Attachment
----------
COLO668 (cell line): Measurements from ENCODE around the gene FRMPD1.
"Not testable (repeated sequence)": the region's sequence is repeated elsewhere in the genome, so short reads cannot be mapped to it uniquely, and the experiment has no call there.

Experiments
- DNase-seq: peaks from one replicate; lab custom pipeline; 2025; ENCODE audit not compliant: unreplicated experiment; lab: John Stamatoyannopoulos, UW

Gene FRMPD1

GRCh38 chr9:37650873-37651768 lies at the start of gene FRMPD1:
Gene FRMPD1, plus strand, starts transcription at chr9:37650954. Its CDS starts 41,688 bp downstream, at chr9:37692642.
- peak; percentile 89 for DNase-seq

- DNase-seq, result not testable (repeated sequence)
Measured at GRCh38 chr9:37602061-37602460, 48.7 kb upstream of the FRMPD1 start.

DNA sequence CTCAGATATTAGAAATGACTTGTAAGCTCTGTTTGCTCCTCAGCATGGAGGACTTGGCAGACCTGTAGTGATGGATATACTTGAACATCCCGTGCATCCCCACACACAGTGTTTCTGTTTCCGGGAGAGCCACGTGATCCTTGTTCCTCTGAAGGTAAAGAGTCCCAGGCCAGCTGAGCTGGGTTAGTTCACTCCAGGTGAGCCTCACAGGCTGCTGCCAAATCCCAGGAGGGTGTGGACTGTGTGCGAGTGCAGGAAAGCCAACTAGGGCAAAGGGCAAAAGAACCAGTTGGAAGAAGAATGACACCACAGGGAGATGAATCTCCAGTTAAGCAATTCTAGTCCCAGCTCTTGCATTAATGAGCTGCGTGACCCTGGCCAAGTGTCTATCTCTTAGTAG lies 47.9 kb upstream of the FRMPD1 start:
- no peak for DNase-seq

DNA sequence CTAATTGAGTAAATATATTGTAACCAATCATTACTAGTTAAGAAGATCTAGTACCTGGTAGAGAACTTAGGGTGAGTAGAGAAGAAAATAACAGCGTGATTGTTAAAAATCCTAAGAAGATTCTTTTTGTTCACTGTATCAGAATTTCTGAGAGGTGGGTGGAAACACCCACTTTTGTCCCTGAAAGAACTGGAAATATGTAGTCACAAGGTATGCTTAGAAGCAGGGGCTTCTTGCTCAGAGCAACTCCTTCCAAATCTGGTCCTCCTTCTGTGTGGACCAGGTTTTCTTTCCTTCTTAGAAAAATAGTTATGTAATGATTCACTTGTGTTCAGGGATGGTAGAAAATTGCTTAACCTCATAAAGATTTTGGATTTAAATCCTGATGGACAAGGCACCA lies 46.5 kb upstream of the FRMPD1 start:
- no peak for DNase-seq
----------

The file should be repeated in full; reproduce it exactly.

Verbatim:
COLO668 (cell line): Measurements from ENCODE around the gene FRMPD1.
"Not testable (repeated sequence)": the region's sequence is repeated elsewhere in the genome, so short reads cannot be mapped to it uniquely, and the experiment has no call there.

Experiments
- DNase-seq: peaks from one replicate; lab custom pipeline; 2025; ENCODE audit not compliant: unreplicated experiment; lab: John Stamatoyannopoulos, UW

Gene FRMPD1

GRCh38 chr9:37650873-37651768 lies at the start of gene FRMPD1:
Gene FRMPD1, plus strand, starts transcription at chr9:37650954. Its CDS starts 41,688 bp downstream, at chr9:37692642.
- peak; percentile 89 for DNase-seq

- DNase-seq, result not testable (repeated sequence)
Measured at GRCh38 chr9:37602061-37602460, 48.7 kb upstream of the FRMPD1 start.

DNA sequence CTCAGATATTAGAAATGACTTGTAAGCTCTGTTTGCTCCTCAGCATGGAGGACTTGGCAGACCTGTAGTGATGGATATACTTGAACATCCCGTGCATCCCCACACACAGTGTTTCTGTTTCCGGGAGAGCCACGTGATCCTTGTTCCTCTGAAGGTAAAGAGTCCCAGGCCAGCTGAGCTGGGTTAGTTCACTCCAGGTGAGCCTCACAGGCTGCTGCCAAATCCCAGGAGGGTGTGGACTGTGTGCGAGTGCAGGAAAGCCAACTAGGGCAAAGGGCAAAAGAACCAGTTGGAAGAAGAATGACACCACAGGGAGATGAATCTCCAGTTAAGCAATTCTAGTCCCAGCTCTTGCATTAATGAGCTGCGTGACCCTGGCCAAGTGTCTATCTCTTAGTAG lies 47.9 kb upstream of the FRMPD1 start:
- no peak for DNase-seq

DNA sequence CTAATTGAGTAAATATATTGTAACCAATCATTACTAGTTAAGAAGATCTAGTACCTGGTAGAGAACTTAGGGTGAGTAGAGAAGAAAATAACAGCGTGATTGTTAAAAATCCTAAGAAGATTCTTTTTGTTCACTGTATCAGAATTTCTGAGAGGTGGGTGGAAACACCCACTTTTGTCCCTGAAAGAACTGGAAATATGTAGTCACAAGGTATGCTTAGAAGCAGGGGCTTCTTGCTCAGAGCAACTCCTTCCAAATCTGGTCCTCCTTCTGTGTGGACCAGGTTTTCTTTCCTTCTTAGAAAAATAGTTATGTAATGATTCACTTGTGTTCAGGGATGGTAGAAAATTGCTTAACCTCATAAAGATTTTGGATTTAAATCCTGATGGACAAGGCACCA lies 46.5 kb upstream of the FRMPD1 start:
- no peak for DNase-seq